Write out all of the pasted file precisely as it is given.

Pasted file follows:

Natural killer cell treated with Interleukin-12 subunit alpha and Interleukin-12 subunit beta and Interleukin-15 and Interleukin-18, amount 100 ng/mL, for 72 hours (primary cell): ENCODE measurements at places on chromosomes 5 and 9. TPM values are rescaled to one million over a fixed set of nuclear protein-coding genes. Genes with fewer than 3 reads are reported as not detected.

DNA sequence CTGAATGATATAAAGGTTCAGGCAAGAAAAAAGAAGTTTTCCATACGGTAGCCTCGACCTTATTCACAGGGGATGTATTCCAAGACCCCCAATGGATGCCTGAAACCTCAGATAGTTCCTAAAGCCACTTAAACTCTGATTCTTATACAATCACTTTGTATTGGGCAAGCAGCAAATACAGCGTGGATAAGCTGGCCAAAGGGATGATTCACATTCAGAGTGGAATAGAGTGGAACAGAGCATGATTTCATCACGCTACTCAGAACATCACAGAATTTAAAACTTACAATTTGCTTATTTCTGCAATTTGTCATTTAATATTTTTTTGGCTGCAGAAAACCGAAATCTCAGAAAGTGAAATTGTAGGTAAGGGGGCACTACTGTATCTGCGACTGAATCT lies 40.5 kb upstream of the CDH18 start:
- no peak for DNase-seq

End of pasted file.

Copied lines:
Natural killer cell treated with Interleukin-12 subunit alpha and Interleukin-12 subunit beta and Interleukin-15 and Interleukin-18, amount 100 ng/mL, for 72 hours (primary cell): ENCODE measurements at places on chromosomes 5 and 9. TPM values are rescaled to one million over a fixed set of nuclear protein-coding genes. Genes with fewer than 3 reads are reported as not detected.

DNA sequence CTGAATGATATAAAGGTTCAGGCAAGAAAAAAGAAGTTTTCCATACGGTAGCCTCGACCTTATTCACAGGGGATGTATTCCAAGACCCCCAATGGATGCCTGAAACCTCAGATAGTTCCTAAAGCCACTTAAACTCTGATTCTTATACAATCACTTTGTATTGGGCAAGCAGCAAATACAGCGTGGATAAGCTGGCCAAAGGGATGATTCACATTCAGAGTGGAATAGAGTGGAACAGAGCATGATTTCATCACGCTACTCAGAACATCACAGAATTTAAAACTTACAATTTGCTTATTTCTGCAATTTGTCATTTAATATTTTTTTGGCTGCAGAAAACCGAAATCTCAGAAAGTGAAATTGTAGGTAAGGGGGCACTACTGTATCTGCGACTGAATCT lies 40.5 kb upstream of the CDH18 start:
- no peak for DNase-seq